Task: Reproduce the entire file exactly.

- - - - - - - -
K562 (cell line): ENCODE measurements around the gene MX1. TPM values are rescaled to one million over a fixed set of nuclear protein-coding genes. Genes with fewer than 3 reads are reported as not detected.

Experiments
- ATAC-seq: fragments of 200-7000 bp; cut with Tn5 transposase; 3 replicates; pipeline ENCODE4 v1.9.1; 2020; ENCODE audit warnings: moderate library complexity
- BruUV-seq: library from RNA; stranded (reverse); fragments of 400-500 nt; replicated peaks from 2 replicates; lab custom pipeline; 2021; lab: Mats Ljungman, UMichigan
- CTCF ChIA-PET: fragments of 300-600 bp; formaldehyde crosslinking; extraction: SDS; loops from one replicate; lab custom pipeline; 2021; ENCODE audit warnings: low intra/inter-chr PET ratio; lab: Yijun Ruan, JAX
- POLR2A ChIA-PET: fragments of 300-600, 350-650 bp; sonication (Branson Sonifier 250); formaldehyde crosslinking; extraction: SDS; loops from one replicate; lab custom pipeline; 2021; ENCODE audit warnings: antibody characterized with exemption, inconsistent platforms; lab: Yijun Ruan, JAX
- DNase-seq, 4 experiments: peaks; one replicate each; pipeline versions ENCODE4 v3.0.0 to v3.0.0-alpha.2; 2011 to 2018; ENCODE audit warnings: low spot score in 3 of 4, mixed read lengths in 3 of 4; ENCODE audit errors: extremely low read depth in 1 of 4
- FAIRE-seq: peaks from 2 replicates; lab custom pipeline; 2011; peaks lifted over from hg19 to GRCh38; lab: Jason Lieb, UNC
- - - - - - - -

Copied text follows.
K562 (cell line): ENCODE measurements around the gene MX1. TPM values are rescaled to one million over a fixed set of nuclear protein-coding genes. Genes with fewer than 3 reads are reported as not detected.

Experiments
- ATAC-seq: fragments of 200-7000 bp; cut with Tn5 transposase; 3 replicates; pipeline ENCODE4 v1.9.1; 2020; ENCODE audit warnings: moderate library complexity
- BruUV-seq: library from RNA; stranded (reverse); fragments of 400-500 nt; replicated peaks from 2 replicates; lab custom pipeline; 2021; lab: Mats Ljungman, UMichigan
- CTCF ChIA-PET: fragments of 300-600 bp; formaldehyde crosslinking; extraction: SDS; loops from one replicate; lab custom pipeline; 2021; ENCODE audit warnings: low intra/inter-chr PET ratio; lab: Yijun Ruan, JAX
- POLR2A ChIA-PET: fragments of 300-600, 350-650 bp; sonication (Branson Sonifier 250); formaldehyde crosslinking; extraction: SDS; loops from one replicate; lab custom pipeline; 2021; ENCODE audit warnings: antibody characterized with exemption, inconsistent platforms; lab: Yijun Ruan, JAX
- DNase-seq, 4 experiments: peaks; one replicate each; pipeline versions ENCODE4 v3.0.0 to v3.0.0-alpha.2; 2011 to 2018; ENCODE audit warnings: low spot score in 3 of 4, mixed read lengths in 3 of 4; ENCODE audit errors: extremely low read depth in 1 of 4
- FAIRE-seq: peaks from 2 replicates; lab custom pipeline; 2011; peaks lifted over from hg19 to GRCh38; lab: Jason Lieb, UNC